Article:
“He heals the brokenhearted and binds up their wounds” (Psa. 147:3).
Church leaders are often called to the difficult and sensitive task of shepherding victims through the devastation of abuse. Abuse violates the dignity of our God-given image and disrupts our voice, sense of identity, and sense of trust and safety in relationships. The trauma of abuse can be a barrier to trusting God, trusting Scripture, and connecting to a church community. Our response in supporting survivors of sexual abuse has the opportunity to accurately reflect the mission and character of Jesus Christ. If we fail in this, we can grossly misrepresent our Savior, thus damaging and failing both survivors as well as abusers, and being a detraction to the gospel.
Walking alongside survivors is a long, slow, necessary, and valuable commitment. It takes collaboration with a variety of community resources such as trauma-informed counselors, legal support, and victim advocates. To make your church safe from abuse, church leaders must become informed about the impact of abuse and how to find the necessary supportive resources to come alongside survivors, for the sake of the gospel.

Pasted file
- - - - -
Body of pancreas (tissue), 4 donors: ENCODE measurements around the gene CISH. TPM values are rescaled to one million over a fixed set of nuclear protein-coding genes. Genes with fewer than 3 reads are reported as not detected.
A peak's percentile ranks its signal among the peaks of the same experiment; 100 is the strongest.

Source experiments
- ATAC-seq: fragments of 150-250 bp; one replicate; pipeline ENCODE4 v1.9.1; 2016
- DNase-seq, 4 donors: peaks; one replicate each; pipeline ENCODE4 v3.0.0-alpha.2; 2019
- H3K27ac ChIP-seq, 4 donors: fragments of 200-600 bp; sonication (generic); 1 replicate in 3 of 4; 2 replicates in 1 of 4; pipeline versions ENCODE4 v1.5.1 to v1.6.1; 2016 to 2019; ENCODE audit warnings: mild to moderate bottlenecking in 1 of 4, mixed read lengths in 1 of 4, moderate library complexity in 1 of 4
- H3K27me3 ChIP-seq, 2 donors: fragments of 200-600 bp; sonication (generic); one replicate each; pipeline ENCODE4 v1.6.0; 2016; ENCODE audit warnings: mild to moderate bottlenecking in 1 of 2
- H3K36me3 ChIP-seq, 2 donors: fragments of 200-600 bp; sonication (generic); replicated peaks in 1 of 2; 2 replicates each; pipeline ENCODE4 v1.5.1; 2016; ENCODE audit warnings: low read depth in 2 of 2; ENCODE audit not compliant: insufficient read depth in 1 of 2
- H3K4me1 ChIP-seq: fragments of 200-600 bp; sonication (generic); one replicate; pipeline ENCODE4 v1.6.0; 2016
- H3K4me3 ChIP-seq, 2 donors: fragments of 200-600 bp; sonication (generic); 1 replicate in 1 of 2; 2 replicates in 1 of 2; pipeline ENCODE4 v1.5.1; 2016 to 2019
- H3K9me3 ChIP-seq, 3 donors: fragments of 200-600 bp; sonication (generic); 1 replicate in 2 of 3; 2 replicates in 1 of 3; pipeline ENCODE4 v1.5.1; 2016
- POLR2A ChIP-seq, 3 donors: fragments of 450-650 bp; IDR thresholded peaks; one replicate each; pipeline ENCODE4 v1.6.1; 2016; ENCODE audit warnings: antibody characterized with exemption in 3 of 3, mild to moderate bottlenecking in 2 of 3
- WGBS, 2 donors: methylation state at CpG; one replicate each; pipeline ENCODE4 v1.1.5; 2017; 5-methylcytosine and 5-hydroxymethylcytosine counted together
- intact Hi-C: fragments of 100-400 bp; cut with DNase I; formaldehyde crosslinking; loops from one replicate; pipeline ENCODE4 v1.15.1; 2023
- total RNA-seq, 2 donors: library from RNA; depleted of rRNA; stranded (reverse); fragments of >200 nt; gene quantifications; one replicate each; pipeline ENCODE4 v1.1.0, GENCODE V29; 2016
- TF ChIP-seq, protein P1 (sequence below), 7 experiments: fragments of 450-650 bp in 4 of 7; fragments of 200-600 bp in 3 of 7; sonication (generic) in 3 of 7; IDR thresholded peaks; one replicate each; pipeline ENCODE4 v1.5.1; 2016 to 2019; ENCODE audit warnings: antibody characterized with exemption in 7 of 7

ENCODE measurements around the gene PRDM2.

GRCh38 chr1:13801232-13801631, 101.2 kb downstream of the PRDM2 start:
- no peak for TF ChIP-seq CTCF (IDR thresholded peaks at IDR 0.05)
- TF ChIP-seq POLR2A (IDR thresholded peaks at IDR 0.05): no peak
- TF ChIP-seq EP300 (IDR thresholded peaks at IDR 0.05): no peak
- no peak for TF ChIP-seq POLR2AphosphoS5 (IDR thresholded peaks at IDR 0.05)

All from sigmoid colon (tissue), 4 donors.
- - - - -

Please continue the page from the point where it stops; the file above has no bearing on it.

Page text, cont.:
NOTE: This article was adapted from sbcabuseprevention.com, the website created by the Abuse Reform Implementation Task Force (ARITF). This will be the future site of Ministry Check, which “will provide leaders with the ability to search for information about individuals who have been convicted, found liable, or confessed to abuse.” For future updates on the work of the ARITF, follow their website.
The information contained here is general in nature and is not intended to be legal advice. The Southern Baptist Convention encourages each church to consult with legal counsel when implementing local policies and practices.